Dense Breast Tissue May Increase Your Breast Cancer Risk
When it comes to the battle against breast cancer, understanding what may increase your risk is important. Certain genetic mutations and your ethnic background and family history may play a part in your likelihood of developing breast cancer. What you may not have known is that having dense breasts may also be a risk factor.
Breast density has nothing to do with the way your breasts look or feel. It’s a comparison of the amount of fatty tissue to other types of tissue present in your breasts.
“If you have dense breasts, it means you have less fatty tissue and more glandular tissue and stroma,” says Helen Leibowitz, M.D., one of Crozer-Keystone’s lead interpreting radiologists for mammography. “The glandular tissue is what makes and drains the milk your breasts produce, and the stroma is tissue that provides support.”
Research from the American Cancer Society shows that women who have dense breasts are four to five times more likely to develop breast cancer than women with lower breast density. In addition, dense breast tissue can make it harder to spot abnormalities on a mammogram.
Learning About Breast Density from Your Mammogram Results
“After you have a mammogram, a radiologist will examine the results and create a report for you and your doctor,” Leibowitz says. “Your doctor will help you understand the report and make recommendations based on the results.”
One of the results included in your mammogram will be an assessment of your breast density, which ranges from mostly fatty to extremely dense. Up to 50 percent of women in the United States have dense breasts.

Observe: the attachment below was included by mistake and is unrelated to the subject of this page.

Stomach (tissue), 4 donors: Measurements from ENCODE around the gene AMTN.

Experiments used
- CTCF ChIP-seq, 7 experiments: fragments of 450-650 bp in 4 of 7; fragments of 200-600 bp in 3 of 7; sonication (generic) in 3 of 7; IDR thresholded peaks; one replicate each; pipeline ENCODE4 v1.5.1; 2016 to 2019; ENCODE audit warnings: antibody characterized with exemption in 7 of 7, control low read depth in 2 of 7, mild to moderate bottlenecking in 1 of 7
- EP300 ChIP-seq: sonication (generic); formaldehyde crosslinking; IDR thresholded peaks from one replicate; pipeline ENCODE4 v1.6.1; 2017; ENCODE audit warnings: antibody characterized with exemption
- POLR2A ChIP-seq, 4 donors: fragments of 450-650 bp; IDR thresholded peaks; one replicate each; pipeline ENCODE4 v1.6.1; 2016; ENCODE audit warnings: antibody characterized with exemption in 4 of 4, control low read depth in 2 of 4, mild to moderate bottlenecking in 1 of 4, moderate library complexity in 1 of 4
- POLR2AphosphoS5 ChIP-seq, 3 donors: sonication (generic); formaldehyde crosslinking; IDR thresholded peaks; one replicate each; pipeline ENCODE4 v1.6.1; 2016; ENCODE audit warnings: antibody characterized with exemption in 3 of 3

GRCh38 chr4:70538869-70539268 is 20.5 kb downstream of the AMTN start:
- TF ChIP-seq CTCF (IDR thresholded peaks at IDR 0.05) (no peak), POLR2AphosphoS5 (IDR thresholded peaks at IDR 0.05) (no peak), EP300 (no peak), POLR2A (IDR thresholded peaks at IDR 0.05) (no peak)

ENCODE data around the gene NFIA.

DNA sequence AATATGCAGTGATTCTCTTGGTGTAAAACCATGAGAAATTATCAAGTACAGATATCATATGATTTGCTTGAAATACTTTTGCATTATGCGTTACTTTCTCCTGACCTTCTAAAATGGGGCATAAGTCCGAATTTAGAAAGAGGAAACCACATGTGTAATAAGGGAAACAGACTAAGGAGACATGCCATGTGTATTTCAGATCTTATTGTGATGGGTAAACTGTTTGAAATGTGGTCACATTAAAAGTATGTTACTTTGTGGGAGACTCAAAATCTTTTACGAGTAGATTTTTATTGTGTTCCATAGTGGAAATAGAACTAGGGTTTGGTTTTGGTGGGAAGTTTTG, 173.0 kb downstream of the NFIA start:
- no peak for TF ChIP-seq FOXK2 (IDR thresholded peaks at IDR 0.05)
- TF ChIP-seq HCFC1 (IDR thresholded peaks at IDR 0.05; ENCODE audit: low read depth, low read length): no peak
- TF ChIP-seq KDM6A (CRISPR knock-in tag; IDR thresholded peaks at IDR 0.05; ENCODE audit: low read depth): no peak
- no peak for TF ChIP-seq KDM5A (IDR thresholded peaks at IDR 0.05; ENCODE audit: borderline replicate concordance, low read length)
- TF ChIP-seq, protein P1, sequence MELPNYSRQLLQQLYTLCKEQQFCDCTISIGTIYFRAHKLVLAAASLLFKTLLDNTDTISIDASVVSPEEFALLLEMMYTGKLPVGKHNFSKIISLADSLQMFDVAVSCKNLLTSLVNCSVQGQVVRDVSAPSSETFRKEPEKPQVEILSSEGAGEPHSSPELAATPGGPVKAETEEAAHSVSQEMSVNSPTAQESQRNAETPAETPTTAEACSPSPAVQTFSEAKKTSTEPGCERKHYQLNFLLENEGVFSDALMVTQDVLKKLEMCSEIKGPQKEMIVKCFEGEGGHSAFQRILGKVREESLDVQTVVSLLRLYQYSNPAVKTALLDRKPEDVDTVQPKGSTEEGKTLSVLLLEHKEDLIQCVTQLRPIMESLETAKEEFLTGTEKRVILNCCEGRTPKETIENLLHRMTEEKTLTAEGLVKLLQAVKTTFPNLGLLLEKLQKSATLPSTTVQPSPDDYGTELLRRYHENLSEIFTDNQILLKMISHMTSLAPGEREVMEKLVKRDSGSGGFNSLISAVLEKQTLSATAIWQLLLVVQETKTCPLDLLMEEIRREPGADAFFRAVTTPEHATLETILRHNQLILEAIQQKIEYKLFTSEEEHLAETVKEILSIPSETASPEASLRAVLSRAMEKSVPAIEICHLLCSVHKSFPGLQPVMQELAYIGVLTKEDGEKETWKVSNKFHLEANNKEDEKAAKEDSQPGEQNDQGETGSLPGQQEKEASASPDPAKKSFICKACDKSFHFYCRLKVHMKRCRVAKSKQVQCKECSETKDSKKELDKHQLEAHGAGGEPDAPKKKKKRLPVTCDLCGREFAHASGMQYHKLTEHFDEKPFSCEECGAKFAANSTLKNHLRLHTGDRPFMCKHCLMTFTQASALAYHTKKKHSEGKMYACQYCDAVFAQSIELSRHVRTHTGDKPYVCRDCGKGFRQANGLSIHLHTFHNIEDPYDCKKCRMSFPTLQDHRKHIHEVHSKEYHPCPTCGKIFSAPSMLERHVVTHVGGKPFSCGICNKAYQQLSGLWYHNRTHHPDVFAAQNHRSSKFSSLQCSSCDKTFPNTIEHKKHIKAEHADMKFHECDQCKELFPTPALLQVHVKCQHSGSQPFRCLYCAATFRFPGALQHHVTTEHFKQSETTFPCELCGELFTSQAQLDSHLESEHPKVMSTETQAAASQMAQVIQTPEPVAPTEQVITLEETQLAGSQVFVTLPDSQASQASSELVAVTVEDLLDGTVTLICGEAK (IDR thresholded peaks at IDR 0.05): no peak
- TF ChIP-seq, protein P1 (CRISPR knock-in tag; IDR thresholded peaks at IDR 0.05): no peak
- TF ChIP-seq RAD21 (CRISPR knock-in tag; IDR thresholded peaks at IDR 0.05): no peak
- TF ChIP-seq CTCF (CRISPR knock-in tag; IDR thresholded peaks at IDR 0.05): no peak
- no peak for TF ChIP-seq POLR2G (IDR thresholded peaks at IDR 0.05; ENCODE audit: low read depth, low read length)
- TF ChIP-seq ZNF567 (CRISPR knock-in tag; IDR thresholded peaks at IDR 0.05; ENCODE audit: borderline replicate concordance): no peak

“Many factors affect your breast density – including your age, weight and the medications you take,” Leibowitz says. “Dense breasts are very common.”
You’re more likely to have dense breasts if you are younger, premenopausal, or if you are undergoing hormone therapy to help relieve the symptoms of menopause.
What to Do If You Have Dense Breasts
“By no means is having dense breasts a reason to worry needlessly about your breast cancer risk,” Leibowitz says. “It simply means that, like all women, you should be vigilant for symptoms, get scheduled screenings, and be proactive about living a healthy lifestyle.”
The things you can do to ensure your health and minimize your risk include maintaining a healthy weight, eating nutritious food, exercising regularly, never smoking (or quitting if you do), and consuming alcohol in moderation if you drink.
Digital mammography, which creates images of your breasts digitally instead of using film, is the most accurate and effective screening tool. Fortunately, most mammogram machines in the United States are digital.
In addition to a digital mammogram, your doctor may recommend screening with an MRI or ultrasound if you have dense breasts.
“Knowing and understanding your breast density is another way for you to get a complete picture of your health and potential risk for cancer,” Leibowitz says. “Keep in mind that no one factor in your life—including your breast density—can predict your risk for breast cancer.”